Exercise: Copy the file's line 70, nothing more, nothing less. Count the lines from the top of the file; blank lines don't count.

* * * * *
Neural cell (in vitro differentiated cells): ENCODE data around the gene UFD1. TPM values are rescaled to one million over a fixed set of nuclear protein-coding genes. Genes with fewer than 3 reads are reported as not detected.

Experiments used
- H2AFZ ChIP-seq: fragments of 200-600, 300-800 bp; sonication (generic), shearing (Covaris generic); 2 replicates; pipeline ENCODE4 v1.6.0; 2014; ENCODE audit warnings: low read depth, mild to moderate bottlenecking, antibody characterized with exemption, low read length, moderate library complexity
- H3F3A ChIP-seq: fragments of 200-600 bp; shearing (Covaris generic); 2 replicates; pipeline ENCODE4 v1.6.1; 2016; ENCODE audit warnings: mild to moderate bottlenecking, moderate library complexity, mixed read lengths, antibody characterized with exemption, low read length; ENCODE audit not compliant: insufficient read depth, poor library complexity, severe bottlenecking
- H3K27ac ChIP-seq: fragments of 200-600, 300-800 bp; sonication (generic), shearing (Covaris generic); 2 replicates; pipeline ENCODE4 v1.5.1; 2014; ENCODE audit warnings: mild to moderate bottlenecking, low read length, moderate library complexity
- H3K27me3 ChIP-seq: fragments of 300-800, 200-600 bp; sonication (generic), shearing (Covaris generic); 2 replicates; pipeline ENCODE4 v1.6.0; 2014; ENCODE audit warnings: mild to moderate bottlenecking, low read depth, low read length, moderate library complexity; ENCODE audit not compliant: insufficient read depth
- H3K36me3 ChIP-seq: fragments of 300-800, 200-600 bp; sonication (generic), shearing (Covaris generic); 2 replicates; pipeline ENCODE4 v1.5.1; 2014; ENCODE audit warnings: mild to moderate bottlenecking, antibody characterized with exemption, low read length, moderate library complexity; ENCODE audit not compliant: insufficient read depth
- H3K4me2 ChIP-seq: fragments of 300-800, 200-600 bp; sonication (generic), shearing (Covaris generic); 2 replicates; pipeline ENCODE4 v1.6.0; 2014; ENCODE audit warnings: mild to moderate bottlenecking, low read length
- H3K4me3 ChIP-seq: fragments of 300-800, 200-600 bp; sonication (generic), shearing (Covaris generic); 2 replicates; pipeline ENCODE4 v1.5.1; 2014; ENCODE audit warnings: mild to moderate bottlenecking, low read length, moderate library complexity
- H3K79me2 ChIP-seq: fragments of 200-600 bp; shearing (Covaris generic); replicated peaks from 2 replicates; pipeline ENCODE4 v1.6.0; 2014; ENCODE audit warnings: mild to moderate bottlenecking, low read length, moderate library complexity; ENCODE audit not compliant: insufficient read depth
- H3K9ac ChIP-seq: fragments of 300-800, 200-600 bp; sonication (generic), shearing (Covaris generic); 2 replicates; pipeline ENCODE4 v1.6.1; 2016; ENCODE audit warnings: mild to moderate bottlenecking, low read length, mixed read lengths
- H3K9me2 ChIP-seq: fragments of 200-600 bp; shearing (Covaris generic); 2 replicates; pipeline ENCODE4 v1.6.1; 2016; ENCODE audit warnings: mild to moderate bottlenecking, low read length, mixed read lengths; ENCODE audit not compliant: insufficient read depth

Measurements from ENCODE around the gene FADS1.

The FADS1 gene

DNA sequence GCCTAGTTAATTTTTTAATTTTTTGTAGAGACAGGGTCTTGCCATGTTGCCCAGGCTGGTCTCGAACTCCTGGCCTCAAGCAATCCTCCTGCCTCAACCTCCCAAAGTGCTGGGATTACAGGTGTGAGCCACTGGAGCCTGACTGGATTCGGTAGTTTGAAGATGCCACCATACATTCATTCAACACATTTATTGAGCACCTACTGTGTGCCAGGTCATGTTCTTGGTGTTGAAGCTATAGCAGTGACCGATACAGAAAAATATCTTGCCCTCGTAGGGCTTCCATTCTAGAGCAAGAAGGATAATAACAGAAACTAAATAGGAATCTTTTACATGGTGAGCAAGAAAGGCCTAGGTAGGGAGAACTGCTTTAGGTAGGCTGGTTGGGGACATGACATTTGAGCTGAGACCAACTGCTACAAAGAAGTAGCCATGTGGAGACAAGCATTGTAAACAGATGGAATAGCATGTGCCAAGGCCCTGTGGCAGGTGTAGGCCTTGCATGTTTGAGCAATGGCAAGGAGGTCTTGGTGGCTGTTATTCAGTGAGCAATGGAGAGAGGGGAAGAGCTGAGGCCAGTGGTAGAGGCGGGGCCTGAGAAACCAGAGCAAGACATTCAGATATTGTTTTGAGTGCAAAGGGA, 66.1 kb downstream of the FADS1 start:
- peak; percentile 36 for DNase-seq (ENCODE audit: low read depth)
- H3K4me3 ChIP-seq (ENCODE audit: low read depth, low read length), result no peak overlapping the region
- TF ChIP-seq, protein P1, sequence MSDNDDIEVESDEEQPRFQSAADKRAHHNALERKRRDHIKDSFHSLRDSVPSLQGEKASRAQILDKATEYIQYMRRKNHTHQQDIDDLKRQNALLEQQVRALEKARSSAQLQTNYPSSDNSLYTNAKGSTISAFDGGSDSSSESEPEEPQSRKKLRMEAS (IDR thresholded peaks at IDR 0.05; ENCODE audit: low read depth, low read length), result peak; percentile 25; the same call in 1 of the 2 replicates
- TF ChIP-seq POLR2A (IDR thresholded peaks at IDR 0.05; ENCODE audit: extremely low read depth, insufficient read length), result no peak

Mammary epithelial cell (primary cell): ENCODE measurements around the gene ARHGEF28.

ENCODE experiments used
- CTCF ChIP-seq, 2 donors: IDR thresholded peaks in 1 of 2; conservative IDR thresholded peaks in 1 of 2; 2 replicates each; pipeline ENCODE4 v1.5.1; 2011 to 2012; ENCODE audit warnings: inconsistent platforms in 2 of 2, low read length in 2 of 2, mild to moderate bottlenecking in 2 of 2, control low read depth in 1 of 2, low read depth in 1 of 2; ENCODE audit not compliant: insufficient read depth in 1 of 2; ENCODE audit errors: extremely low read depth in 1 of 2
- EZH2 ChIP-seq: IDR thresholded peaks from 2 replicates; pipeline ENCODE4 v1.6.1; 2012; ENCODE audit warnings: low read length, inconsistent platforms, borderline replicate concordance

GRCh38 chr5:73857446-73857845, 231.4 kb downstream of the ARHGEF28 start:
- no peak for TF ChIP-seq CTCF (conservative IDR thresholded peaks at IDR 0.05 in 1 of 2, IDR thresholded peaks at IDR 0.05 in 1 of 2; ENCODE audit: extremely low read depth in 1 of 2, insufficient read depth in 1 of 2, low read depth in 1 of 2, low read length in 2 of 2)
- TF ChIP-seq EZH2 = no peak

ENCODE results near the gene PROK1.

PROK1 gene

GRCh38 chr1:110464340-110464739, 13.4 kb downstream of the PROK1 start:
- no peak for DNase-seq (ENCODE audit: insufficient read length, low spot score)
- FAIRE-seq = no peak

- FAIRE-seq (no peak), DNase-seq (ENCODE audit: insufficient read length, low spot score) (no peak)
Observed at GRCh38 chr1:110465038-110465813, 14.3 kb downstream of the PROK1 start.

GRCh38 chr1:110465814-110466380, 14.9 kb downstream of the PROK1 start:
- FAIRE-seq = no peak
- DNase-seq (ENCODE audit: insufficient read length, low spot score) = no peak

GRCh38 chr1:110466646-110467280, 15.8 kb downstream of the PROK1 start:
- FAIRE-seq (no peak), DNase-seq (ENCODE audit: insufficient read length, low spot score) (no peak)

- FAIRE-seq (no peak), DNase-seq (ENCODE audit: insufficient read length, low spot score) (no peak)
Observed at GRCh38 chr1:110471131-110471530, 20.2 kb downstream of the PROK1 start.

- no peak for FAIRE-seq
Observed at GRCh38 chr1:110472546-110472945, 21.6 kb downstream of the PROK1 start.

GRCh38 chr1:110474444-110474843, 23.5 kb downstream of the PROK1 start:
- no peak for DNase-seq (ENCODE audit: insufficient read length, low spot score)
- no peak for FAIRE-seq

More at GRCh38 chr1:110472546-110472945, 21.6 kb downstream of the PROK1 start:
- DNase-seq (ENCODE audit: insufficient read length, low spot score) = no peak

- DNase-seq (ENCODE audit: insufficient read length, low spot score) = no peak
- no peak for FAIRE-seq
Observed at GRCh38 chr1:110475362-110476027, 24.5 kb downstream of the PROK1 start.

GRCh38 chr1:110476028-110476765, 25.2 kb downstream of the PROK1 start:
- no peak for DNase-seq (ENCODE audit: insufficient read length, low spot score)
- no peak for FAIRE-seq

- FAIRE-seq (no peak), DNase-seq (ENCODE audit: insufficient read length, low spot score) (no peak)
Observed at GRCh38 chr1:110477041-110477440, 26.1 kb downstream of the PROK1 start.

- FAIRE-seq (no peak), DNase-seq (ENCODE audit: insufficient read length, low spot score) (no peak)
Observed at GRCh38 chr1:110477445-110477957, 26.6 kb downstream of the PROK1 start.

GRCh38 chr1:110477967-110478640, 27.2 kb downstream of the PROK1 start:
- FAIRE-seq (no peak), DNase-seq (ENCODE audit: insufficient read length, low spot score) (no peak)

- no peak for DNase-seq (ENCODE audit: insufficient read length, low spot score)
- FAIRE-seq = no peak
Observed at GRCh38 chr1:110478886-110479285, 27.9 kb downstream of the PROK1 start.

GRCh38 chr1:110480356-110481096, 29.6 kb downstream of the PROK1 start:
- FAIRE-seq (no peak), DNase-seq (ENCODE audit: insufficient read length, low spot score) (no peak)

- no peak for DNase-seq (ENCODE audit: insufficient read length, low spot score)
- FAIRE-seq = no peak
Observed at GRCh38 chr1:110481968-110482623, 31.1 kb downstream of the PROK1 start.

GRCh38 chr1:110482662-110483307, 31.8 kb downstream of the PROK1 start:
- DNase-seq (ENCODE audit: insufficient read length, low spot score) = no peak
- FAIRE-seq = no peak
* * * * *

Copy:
- FAIRE-seq = no peak